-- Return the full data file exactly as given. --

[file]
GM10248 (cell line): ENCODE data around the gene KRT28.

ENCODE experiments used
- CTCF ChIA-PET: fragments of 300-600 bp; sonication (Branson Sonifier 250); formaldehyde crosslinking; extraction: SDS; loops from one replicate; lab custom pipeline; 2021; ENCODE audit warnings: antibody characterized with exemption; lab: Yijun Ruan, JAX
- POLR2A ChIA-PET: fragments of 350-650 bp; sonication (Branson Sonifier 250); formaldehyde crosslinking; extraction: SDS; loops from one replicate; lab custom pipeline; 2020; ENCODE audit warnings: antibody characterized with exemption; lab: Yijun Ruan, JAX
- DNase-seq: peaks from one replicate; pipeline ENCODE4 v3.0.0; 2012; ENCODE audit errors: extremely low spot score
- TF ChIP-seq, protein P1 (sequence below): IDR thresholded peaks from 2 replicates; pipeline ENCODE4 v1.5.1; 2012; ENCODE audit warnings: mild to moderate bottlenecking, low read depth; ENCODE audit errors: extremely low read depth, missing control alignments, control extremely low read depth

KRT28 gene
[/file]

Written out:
GM10248 (cell line): ENCODE data around the gene KRT28.

ENCODE experiments used
- CTCF ChIA-PET: fragments of 300-600 bp; sonication (Branson Sonifier 250); formaldehyde crosslinking; extraction: SDS; loops from one replicate; lab custom pipeline; 2021; ENCODE audit warnings: antibody characterized with exemption; lab: Yijun Ruan, JAX
- POLR2A ChIA-PET: fragments of 350-650 bp; sonication (Branson Sonifier 250); formaldehyde crosslinking; extraction: SDS; loops from one replicate; lab custom pipeline; 2020; ENCODE audit warnings: antibody characterized with exemption; lab: Yijun Ruan, JAX
- DNase-seq: peaks from one replicate; pipeline ENCODE4 v3.0.0; 2012; ENCODE audit errors: extremely low spot score
- TF ChIP-seq, protein P1 (sequence below): IDR thresholded peaks from 2 replicates; pipeline ENCODE4 v1.5.1; 2012; ENCODE audit warnings: mild to moderate bottlenecking, low read depth; ENCODE audit errors: extremely low read depth, missing control alignments, control extremely low read depth

KRT28 gene